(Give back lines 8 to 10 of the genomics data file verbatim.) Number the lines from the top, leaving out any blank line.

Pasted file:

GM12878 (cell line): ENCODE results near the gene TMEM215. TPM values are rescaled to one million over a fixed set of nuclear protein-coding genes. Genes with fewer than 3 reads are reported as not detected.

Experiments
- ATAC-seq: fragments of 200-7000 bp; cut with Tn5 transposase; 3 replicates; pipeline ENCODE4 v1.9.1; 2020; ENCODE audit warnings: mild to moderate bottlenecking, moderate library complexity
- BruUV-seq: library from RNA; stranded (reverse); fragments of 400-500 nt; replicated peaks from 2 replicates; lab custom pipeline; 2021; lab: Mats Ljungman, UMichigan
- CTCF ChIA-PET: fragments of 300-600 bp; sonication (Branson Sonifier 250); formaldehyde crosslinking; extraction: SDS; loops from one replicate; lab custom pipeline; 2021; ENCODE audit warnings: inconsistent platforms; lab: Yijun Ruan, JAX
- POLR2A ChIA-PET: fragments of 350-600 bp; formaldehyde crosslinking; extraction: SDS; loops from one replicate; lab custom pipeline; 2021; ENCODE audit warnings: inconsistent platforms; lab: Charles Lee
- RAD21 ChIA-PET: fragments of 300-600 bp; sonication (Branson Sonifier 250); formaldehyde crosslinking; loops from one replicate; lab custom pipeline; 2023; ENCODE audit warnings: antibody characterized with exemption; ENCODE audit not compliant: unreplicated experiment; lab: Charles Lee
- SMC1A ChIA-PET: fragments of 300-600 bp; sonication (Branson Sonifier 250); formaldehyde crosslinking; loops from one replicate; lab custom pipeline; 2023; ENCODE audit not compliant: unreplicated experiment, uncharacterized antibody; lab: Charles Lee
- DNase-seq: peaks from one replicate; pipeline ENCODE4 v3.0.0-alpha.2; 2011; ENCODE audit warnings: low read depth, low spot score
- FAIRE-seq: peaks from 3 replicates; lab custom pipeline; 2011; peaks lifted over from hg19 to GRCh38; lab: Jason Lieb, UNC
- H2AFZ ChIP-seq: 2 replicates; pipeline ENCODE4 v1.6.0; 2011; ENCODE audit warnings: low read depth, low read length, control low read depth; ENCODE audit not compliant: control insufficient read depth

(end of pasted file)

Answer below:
- SMC1A ChIA-PET: fragments of 300-600 bp; sonication (Branson Sonifier 250); formaldehyde crosslinking; loops from one replicate; lab custom pipeline; 2023; ENCODE audit not compliant: unreplicated experiment, uncharacterized antibody; lab: Charles Lee
- DNase-seq: peaks from one replicate; pipeline ENCODE4 v3.0.0-alpha.2; 2011; ENCODE audit warnings: low read depth, low spot score
- FAIRE-seq: peaks from 3 replicates; lab custom pipeline; 2011; peaks lifted over from hg19 to GRCh38; lab: Jason Lieb, UNC